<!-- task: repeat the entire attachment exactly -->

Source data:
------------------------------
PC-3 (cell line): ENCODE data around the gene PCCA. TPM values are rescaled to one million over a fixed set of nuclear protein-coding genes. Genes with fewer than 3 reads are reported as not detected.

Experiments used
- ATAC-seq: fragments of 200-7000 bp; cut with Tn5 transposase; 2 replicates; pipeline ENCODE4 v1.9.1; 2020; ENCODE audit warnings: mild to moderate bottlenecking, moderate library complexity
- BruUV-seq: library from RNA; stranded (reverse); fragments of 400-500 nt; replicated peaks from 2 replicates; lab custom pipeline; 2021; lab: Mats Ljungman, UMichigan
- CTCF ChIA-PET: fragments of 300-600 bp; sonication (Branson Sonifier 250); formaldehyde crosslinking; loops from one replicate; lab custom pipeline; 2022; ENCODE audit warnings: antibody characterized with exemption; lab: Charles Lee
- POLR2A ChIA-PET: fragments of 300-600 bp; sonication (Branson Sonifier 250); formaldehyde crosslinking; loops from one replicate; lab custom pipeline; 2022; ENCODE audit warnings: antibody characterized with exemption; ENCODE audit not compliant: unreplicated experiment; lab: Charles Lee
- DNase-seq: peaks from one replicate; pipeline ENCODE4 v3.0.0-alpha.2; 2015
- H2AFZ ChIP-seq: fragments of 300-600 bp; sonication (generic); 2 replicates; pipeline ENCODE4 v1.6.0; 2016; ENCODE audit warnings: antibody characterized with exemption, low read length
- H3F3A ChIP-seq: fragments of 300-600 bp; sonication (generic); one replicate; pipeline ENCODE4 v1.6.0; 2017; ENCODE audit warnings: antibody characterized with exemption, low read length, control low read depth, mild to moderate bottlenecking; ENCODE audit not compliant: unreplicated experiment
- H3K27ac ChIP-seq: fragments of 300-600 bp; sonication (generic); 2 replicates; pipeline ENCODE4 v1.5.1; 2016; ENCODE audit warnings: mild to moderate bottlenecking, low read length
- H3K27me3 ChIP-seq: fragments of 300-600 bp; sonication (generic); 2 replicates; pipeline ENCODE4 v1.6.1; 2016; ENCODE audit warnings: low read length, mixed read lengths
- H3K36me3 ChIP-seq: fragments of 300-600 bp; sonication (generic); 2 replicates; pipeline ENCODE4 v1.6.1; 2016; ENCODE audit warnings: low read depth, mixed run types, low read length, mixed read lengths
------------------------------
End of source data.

PC-3 (cell line): ENCODE data around the gene PCCA. TPM values are rescaled to one million over a fixed set of nuclear protein-coding genes. Genes with fewer than 3 reads are reported as not detected.

Experiments used
- ATAC-seq: fragments of 200-7000 bp; cut with Tn5 transposase; 2 replicates; pipeline ENCODE4 v1.9.1; 2020; ENCODE audit warnings: mild to moderate bottlenecking, moderate library complexity
- BruUV-seq: library from RNA; stranded (reverse); fragments of 400-500 nt; replicated peaks from 2 replicates; lab custom pipeline; 2021; lab: Mats Ljungman, UMichigan
- CTCF ChIA-PET: fragments of 300-600 bp; sonication (Branson Sonifier 250); formaldehyde crosslinking; loops from one replicate; lab custom pipeline; 2022; ENCODE audit warnings: antibody characterized with exemption; lab: Charles Lee
- POLR2A ChIA-PET: fragments of 300-600 bp; sonication (Branson Sonifier 250); formaldehyde crosslinking; loops from one replicate; lab custom pipeline; 2022; ENCODE audit warnings: antibody characterized with exemption; ENCODE audit not compliant: unreplicated experiment; lab: Charles Lee
- DNase-seq: peaks from one replicate; pipeline ENCODE4 v3.0.0-alpha.2; 2015
- H2AFZ ChIP-seq: fragments of 300-600 bp; sonication (generic); 2 replicates; pipeline ENCODE4 v1.6.0; 2016; ENCODE audit warnings: antibody characterized with exemption, low read length
- H3F3A ChIP-seq: fragments of 300-600 bp; sonication (generic); one replicate; pipeline ENCODE4 v1.6.0; 2017; ENCODE audit warnings: antibody characterized with exemption, low read length, control low read depth, mild to moderate bottlenecking; ENCODE audit not compliant: unreplicated experiment
- H3K27ac ChIP-seq: fragments of 300-600 bp; sonication (generic); 2 replicates; pipeline ENCODE4 v1.5.1; 2016; ENCODE audit warnings: mild to moderate bottlenecking, low read length
- H3K27me3 ChIP-seq: fragments of 300-600 bp; sonication (generic); 2 replicates; pipeline ENCODE4 v1.6.1; 2016; ENCODE audit warnings: low read length, mixed read lengths
- H3K36me3 ChIP-seq: fragments of 300-600 bp; sonication (generic); 2 replicates; pipeline ENCODE4 v1.6.1; 2016; ENCODE audit warnings: low read depth, mixed run types, low read length, mixed read lengths